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Source: Slate

TAGS: Argo
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  1. I didn’t find this movie very entertaining, I guess the plot didn’t do it for me idk, well made tho

  2. I don’t the climax would have been as tense if they stuck to the facts

  3. This was an interesting side show of the American hostage crisis, and while I still want to see Affleck’s movie, I’d prefer something that stuck closer to the true story.

  4. I just saw the movie tonight; terrific suspense but they could have done with the last scene at the airport (rememebr the King of Scotland?)It makes the whole thing looks ridiculous.
    If the is a lesson in this film is that never, but never, a Western nation – the US in particular – should allow its embassy to be violated. A platton of Marines should be able to hold on until the arrival of a massive air raid. Don’t compromise. Did the Egyptians attack the Israeli Embassy in Cairo? NO, they knew better and the US Embassy was an easy target because the image of this country is now weakness. Ttheodore Roosevelt where are you?

    • @Charles Balesi, I beg to differ, and film’s creators do as well. If there’s a message in Argo, its that much caution must be taken when nations with international influence, like the U.S. support and aid regime changes. The U.S.’s irresponsible involvement in regime changes within Iran was a huge reason the embassy was assaulted. The movie made a point of acknowledging that as well.

    • You cannot criticize the movie for its lack of accuracy and realism, while at the same time suggesting “massive air raids.” Thank God nearly all military professionals I know (and I do know a few, as I am a retired Air Force colonel) would counsel against such reckless policy. Whom do you suggest we bomb? What are the target sets? Wars have unintended consequences, as we all know from our misadventure in Iraq. Amateurs thump their chests and say “just bomb the S.O.B.’s”. In real life, as in the movies, professionals must take care of the mundane details like worrying about the consequences of our actions. Perhaps that is why movies routinely fudge the facts. Reality is just too boring for those who want action and adventure. Of course, those who want action and adventure are not those flying the plans or who have their boots on the ground.

    • Not relevant to the film or history.

    • Couldn’t have said it better!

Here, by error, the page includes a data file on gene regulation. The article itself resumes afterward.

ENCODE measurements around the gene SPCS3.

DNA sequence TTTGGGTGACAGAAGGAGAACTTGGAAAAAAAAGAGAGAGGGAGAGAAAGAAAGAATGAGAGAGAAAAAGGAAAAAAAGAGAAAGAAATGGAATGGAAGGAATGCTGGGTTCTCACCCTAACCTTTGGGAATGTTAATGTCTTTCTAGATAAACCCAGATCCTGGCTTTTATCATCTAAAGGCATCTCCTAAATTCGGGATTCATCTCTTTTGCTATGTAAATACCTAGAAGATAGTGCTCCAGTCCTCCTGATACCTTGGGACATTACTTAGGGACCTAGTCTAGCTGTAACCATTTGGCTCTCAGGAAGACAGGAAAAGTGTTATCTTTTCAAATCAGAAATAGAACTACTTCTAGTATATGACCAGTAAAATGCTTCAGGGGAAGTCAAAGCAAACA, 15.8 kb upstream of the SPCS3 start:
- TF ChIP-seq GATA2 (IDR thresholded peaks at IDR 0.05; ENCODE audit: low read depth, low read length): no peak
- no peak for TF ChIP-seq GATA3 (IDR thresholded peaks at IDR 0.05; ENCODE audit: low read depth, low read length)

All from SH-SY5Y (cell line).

5. Like BEAUTIFUL MIND, the true story behind ARGO is BETTER than the movies than were made from them. Both films are good, but, why deviate from the facts? Especially, when many of the juicy details are better in the true events?

  6. I remember the actual events, and the big time heroes were the Canadians at their embassy there. The focus of the film on the CIA sort of takes away from the Canadians the huge thing that they did for USA. Go, Canada!

    • I think that’s kind of the point of the movie. It was showing what actually happened behind the scenes. No one at the time could know the CIA was involved, which is why they show in the movie that the Canadian’s got all the credit.

      I have done a ton of research myself, so I could be wrong, but if I’m not then this is a mistake in the article as well. Because the history would show that Canada was responsible for the brunt of it, which the movie suggests is not true. While they did their part (and it was significant), the CIA made it happen, and then had to give the credit to the Canadians after the fact to keep things classified.

      So saying you REMEMBER the actual events, is really only saying you remember what both governments told to the public, which is not what actually happened.

      • That should read, “I HAVEN’T done a ton of research”

      • How was the CIA involvement so crucial? Do you realize that they Mendez spent only 1.5 days in Iran? Do you realize that the story they created wasn’t even necessary (Canada had planned for everything but the CIA wanted to use a cover story of their own so Canada agreed.) Everything else was taken care of by Canadians…hiding the hostages for 3+ months, arranging for fake Canadian passports and fake Canadian identities, arranging for the flights out, not closing their embassy till they were sure the Americans had safely left, etc. etc. All the CIA did was make a cover story and show up one day and fly out the next with the hostages on a Canadian-arranged flight. So ya, I have to disagree with you here. Yes they were involved but their involvement was really minimal compared to the bigger story here and 99% of it took place in the safety of the States… not so for the Canadian staff who risked their lives for 3+ months and who destroyed their diplomatic relations with Iran at the time in order to stand and help the Americans in their hour of need.

    • Yeah, Canada deserves credit for what happened in real life, of course. But still, this implied “Go Canada!/we-are-THE-BEST-and-NICEST” bullsh*t really is silly. It was still a cooperative effort, so give credit to both sides, yes?

  7. I saw the film over the weekend and really enjoyed it. Yes the film took some liberties with the facts but I still think accurately captured the spirit of the operation and what was going on in the minds of the participants. America, and the six diplomats definitely owe a lot to Canada and Sheardown/Taylor for their courageousness in taking in the Americans, however, make no mistake Tony Mendez is a hero for risking his life to go into Iran to get them out.